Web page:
Card of the Day: 1988 Fleer Jeff King

I can imagine that today’s Card of the Day was probably pretty popular when it first came out, but the value decreased for some time before possibly seeing a bit of a small rebound years later. The Pittsburgh Pirates made Jeff King the first overall draft pick in 1986, taking him out of the University of Arkansas. He played just 37 games in the low minors during that 1986 season, then hit 28 homers and drove in 96 runs over two levels during his first full season of pro ball. Numbers like that would get the attention of people who collected rookie cards in 1988 when Fleer came out with a two-player prospects card featuring Jeff King and Randell Byers, who was drafted three times in the first round by three teams before he finally signed with the San Diego Padres in January of 1984. On Jeff King’s 57th birthday, here’s a look at their shared rookie card from the 1988 Fleer set, #653 in the 660-card set.

Here’s the front of the card:

I’m a big fan of everything that Jeff King has going on in that 1987 Spring Training photo. You know the year by the patch on the left sleeve, which was used to mark 100 years in the National League, though I believe that they were celebrating 100 years of being a franchise, which was incorrect obviously. The franchise has two starting points that you can believe, but I’m leaning towards the later more often now. They either started in 1882 in the American Association OR they started in 1891. They did not start in 1887, there’s no good explanation for thinking that is true. The later date comes from the fact that the 1890 team actually dropped from the NL, then was replaced by a brand new consolidated club made up of a few parts of the 1890 team and a lot of the 1890 Pittsburgh Player’s League team. Despite the error on the patch, it’s still great looking addition to the jersey. Then there’s the logo on the front of the jersey. If you don’t like that logo, then you might be in the wrong place. Then you have the black & gold cap to literally top things off. Those are three nice looks, along with the black jersey.

You may have noticed an error on this card, or you thought that I made an error. The Randell spelling on the card is correct. His name is listed as Randall on Baseball-Reference and some cards from his playing days say Randall as well, but unlike 99% of current players, you can read his autographs, and there is clearly an E in his first name. There is no extra value attached to the misspelled cards.

Here’s the back of the card:

As you can see, the back has a different layout from the front, which is a horizontal layout. The back is the same vertical look as every other card in the set. There isn’t much to go on here to help you if you didn’t know who these players were at the time. There’s nothing about their draft status and Fleer didn’t even give a hint with their ages. All you know is that King didn’t play in the majors in 1987 and Byers barely did, collecting five hits and an RBI in 16 at-bats.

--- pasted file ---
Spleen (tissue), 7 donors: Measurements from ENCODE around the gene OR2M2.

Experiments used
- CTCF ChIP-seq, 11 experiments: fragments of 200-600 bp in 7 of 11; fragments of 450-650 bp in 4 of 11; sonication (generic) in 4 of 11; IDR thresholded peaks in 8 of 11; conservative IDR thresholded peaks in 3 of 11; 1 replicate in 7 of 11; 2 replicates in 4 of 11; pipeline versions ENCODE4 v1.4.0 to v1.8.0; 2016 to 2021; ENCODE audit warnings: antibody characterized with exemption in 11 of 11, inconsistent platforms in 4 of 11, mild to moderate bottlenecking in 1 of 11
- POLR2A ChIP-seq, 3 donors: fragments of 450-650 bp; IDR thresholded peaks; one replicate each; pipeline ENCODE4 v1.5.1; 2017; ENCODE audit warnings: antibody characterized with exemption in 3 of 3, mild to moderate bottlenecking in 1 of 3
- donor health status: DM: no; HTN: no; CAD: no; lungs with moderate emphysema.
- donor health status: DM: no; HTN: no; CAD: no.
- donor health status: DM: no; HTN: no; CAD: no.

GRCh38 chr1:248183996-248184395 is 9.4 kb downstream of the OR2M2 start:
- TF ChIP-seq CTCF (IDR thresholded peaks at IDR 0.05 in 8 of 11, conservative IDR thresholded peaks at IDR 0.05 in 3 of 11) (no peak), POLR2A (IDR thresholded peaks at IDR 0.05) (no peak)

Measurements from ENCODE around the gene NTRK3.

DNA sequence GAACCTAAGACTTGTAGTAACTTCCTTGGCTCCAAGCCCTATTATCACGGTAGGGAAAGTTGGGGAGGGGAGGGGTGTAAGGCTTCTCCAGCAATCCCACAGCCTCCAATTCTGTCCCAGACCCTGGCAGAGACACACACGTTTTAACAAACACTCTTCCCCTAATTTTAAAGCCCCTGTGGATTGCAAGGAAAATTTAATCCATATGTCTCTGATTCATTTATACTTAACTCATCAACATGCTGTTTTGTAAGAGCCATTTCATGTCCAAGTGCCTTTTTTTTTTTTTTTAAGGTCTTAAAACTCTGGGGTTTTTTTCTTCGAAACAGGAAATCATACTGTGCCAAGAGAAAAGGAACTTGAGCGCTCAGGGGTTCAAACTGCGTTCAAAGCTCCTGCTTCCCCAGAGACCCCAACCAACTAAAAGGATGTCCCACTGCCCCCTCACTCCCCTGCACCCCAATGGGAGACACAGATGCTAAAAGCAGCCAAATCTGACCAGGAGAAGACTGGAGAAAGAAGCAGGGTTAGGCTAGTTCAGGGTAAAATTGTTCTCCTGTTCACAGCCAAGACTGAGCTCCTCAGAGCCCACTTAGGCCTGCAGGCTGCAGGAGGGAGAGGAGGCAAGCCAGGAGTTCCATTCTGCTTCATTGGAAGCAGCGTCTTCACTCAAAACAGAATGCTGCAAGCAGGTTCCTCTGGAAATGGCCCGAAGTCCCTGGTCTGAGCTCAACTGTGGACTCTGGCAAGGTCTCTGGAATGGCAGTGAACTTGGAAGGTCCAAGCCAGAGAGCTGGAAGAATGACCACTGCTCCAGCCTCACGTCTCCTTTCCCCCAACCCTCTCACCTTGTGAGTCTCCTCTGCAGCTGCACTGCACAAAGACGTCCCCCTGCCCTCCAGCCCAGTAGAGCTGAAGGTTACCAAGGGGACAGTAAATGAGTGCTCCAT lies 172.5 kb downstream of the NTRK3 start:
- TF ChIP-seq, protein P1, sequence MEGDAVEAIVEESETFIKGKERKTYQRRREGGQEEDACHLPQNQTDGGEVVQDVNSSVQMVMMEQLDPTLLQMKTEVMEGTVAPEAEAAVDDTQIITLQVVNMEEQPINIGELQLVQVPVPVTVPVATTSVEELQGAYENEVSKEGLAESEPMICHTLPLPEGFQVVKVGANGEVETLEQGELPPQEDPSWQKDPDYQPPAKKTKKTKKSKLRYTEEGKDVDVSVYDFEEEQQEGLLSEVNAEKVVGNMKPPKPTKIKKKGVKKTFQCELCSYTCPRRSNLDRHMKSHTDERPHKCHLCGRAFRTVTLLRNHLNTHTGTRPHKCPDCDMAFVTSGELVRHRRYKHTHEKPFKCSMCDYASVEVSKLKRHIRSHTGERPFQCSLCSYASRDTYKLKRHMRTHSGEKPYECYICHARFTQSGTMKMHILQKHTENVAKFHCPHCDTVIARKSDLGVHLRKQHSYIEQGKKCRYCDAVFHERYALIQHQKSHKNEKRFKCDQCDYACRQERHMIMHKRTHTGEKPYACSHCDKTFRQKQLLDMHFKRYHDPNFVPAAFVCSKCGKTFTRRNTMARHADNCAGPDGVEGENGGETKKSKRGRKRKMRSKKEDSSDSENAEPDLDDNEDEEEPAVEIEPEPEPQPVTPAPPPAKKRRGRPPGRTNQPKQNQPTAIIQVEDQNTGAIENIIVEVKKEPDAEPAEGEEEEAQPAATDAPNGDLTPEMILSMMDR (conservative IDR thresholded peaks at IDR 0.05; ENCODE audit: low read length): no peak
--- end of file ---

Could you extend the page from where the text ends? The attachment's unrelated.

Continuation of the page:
Here’s the interesting thing about these two players being on the same card. Byers played his final big league game in May of 1988. King debuted in the majors in June of 1989. There was an entire year between the end of one big league career and the beginning of the next, and the two were basically the same age, both born late in 1964. King did not debut well either, hitting .195 in 75 games in 1989. Whatever interest there was in two first round picks on the same card back when it came out, was basically gone by the end of the 1989 season.

If there was a slight rebound with the card, it may have been when King drove in 98 runs during the 1993 season. Possibly when he had a solid season in 1995, followed by back-to-back 111/112 RBI seasons in 1996-97, then 24 homers and 93 RBIs in 1998. It was a pretty nice run with the strike-shortened 1994 season interrupting the streak of success. However, he retired after playing 21 games in 1999, citing injuries and his heart not being in the game anymore. That was quite a drop-off after averaging 100 RBIs per season during the five full seasons from 1993-98, and 1995 was shortened by 18 games due to the strike from 1994 carrying over.

Byers was out of baseball altogether by the end of the 1989 season, which he spent in Triple-A. He played 21 Major League games and went 7-for-26 at the plate. In Spring Training of 1990, he had to have a hernia surgery, and he was released while he was in recovery. He then hurt his arm, which ended his career.

If you’re interested in this card, there are a few auctions that stand out, but for the most part, you can add it for around $2-$3 delivered on Ebay. The best one to me is a lot of 25 that is selling for $5 delivered. You can’t beat that deal. There’s a card signed by both of them going for $31. There’s one signed by King for $16, which I personally don’t recommend, but it might suit your needs. He signed in dark blue over the black jersey and got writing on both logos. Then there are three unopened cello packs where this card is on the front/back, visible in the packs. Those are all around $8 each.

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